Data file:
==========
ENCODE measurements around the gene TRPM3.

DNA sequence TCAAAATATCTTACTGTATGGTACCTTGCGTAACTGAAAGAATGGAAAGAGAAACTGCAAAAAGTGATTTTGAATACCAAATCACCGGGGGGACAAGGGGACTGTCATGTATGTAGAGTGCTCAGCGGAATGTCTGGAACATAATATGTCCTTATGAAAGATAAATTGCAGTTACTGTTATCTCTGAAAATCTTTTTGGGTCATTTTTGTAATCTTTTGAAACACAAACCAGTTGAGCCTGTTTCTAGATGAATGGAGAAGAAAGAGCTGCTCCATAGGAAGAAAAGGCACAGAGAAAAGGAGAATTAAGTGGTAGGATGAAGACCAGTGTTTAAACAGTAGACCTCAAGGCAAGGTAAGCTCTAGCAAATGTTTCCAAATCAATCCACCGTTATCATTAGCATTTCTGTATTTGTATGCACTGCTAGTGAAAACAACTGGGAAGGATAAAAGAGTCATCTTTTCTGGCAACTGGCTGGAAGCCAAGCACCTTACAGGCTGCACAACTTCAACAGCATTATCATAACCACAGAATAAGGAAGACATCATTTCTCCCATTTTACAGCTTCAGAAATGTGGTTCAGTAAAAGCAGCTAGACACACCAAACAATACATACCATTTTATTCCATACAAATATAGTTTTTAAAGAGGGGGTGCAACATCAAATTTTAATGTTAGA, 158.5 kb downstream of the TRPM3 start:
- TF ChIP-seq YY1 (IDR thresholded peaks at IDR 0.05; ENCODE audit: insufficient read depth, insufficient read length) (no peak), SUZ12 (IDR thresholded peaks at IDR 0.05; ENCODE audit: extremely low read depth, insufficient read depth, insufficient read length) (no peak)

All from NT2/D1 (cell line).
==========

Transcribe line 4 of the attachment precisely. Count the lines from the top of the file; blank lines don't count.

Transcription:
All from NT2/D1 (cell line).